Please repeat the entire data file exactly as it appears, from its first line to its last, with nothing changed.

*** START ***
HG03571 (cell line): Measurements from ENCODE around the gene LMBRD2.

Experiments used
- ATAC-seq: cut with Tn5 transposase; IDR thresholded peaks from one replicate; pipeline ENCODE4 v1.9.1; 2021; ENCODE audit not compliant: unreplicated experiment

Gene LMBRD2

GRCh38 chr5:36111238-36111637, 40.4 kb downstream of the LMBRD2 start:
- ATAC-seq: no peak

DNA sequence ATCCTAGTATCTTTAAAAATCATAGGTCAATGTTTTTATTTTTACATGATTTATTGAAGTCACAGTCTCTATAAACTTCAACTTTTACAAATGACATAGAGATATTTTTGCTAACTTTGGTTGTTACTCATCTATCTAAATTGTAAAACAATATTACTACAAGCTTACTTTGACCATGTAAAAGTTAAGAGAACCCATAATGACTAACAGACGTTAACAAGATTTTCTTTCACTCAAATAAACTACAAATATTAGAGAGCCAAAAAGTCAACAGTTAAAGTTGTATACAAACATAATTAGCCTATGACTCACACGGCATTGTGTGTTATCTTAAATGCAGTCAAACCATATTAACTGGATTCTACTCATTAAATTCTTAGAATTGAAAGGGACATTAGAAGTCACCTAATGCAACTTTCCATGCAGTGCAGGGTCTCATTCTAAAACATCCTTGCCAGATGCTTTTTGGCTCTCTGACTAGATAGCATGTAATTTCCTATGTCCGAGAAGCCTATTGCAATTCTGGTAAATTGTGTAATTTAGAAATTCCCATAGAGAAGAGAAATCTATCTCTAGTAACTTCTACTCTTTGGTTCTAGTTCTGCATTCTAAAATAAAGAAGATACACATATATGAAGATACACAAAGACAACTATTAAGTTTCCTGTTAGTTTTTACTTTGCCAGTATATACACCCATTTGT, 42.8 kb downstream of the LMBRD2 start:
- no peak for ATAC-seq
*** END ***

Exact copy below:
HG03571 (cell line): Measurements from ENCODE around the gene LMBRD2.

Experiments used
- ATAC-seq: cut with Tn5 transposase; IDR thresholded peaks from one replicate; pipeline ENCODE4 v1.9.1; 2021; ENCODE audit not compliant: unreplicated experiment

Gene LMBRD2

GRCh38 chr5:36111238-36111637, 40.4 kb downstream of the LMBRD2 start:
- ATAC-seq: no peak

DNA sequence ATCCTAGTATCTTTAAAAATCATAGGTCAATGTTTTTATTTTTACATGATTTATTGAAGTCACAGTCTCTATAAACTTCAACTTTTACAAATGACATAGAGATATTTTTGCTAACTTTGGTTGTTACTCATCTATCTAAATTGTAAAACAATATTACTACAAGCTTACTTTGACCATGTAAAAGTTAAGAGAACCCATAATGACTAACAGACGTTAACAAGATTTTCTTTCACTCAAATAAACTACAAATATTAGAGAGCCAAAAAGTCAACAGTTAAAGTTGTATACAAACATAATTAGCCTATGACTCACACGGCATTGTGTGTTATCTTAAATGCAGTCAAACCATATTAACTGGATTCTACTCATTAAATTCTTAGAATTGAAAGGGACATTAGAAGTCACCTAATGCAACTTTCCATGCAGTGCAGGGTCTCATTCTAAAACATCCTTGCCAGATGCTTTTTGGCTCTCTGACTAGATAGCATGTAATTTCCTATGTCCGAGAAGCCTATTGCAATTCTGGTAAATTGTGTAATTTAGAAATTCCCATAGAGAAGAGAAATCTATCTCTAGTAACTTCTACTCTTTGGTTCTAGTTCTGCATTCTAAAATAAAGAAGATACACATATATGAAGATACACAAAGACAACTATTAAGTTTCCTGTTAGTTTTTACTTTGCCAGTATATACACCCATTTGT, 42.8 kb downstream of the LMBRD2 start:
- no peak for ATAC-seq